Local law enforcement received a tip that the individuals were conducting a workshop around various issues related to their practice. Hours later, journalists burst into the room and took photos and videos, and shortly thereafter, law enforcement made their unwelcome presence and arrested the LGBTQI members.
Alex Kofi Donkor, the head of a community center in Accra and named ‘LGBT+ Rights Ghana, told CNN. “The police came almost immediately and arrested most of the attendees. They also took away banners and flip charts that were used during the training session.
He added, “LGBTQ persons continuously experience indiscriminate arrest and discrimination in Ghana because of their known or perceived sexual orientation… so some organizations chose to train some individuals within their various localities on human rights laws that exist in Ghana and how they can protect themselves and deal with issues of abuses when they arise within their local spaces,” he said.
The conference was held in the southeastern city of Ho; of those arrested, there were 16 women and four men. The arrest took place under what is called “unlawful assembly.” African-American celebrities, including actor Idris Elba and supermodel Naomi Campbel, asked Ghana’s President Nana Akufo-Addo, in an open letter, to work with LGBTQ community leaders to get involved. However, as of this writing, Akufo-Addo has yet to respond.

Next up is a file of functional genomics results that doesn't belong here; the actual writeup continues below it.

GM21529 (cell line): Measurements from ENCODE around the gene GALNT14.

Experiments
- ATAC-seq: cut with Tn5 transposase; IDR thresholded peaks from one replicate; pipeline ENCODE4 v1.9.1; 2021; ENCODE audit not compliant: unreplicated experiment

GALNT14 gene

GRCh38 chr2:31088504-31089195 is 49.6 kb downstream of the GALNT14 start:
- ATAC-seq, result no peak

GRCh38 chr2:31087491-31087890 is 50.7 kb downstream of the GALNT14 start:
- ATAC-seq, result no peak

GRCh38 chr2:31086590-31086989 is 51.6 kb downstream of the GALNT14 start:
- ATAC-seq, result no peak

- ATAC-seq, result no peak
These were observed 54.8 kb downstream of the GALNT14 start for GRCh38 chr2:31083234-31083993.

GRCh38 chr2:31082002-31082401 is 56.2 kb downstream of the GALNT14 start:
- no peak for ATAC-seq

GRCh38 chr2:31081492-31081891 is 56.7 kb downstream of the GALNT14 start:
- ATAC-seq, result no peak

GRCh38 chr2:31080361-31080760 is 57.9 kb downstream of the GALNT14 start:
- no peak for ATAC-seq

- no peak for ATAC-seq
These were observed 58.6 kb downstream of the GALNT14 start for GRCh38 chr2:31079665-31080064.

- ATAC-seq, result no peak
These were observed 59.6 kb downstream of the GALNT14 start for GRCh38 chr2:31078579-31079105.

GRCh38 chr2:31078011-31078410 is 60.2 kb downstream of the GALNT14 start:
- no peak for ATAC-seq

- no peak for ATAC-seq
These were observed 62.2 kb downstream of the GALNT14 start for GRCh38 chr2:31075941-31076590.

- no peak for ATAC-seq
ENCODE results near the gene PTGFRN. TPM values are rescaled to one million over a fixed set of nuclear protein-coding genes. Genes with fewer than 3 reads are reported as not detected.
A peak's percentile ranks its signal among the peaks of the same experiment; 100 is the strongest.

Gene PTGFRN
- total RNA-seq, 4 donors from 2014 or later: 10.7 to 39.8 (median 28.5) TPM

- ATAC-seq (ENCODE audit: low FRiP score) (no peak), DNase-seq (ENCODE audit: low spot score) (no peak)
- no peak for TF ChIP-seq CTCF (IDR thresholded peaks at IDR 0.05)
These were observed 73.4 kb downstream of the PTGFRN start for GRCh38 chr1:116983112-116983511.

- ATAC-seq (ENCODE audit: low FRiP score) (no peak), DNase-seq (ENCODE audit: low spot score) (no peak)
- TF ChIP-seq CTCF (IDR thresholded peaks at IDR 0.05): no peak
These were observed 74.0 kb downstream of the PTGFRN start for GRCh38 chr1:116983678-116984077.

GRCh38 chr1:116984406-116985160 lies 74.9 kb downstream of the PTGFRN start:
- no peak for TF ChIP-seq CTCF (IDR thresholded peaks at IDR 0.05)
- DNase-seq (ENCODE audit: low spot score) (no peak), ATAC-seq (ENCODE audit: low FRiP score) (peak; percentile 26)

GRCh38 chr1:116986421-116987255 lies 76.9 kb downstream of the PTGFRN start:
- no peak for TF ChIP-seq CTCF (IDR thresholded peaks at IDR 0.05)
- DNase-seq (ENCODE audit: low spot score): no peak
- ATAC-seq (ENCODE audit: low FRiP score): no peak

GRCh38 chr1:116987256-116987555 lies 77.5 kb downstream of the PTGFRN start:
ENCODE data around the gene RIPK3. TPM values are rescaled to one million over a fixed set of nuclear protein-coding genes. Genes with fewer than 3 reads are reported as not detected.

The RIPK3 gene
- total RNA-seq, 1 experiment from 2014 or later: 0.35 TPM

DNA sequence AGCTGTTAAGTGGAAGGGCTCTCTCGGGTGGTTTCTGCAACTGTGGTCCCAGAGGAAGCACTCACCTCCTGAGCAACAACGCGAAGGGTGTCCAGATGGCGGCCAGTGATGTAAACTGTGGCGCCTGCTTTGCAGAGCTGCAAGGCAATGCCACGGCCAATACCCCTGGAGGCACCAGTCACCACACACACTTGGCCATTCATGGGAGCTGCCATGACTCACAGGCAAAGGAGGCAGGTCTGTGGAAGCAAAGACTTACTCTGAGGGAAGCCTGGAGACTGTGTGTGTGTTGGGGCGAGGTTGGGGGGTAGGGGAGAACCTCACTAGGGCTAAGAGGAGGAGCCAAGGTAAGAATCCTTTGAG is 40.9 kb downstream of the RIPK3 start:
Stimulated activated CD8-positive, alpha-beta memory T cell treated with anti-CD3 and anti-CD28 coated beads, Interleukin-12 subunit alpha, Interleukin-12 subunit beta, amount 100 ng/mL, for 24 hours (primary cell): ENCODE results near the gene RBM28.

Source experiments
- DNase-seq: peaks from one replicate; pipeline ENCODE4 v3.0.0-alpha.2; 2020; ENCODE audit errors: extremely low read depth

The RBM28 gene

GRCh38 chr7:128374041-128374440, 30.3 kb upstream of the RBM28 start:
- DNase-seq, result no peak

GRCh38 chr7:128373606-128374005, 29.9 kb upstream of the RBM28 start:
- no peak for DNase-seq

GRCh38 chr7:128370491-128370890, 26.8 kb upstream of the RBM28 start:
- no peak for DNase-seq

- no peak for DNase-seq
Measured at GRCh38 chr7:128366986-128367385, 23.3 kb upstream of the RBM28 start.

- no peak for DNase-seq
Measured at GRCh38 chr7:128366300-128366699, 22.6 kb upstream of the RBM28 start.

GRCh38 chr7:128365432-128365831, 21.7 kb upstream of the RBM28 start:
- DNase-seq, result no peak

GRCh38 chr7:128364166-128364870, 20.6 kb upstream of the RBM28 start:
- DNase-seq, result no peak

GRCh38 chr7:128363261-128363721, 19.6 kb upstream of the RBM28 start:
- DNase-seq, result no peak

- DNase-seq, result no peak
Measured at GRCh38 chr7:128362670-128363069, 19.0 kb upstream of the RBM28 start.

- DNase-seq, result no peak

Many African nations operate under a controlled systems where their citizens are restricted in their freedom of expression.
But Sergeant Prince Dogbatse told CNN that the individuals detained had nothing to do with freedom of expression but rather breaking the law that has been set in place for over 20 years.
Donkor told CNN that particular law isn’t easy to decipher given the latitude that a person in authority has.
“The sexual orientation of an individual could lead to his or her lynching in some Ghananian neighborhoods,” Donkor said. “In police stations, sometimes, the police even turn around and arrest an individual who has come to report issues of abuse while ignoring the perpetrator.”
Ghana has strict laws regarding same-sex relationships. And if an individual is discovered to have engaged in such practices, they face up to 25 years in prison. As for the 21 who were arrested, they are set to make their first appearance in court on June 4.
CNN reports that Police spokesman, Dogbatse refused to make comments about the views of homophobia in Ghana. According to Donkor, some human rights lawyers have put in extensive work to get the individuals released; however, their efforts have failed as of this report.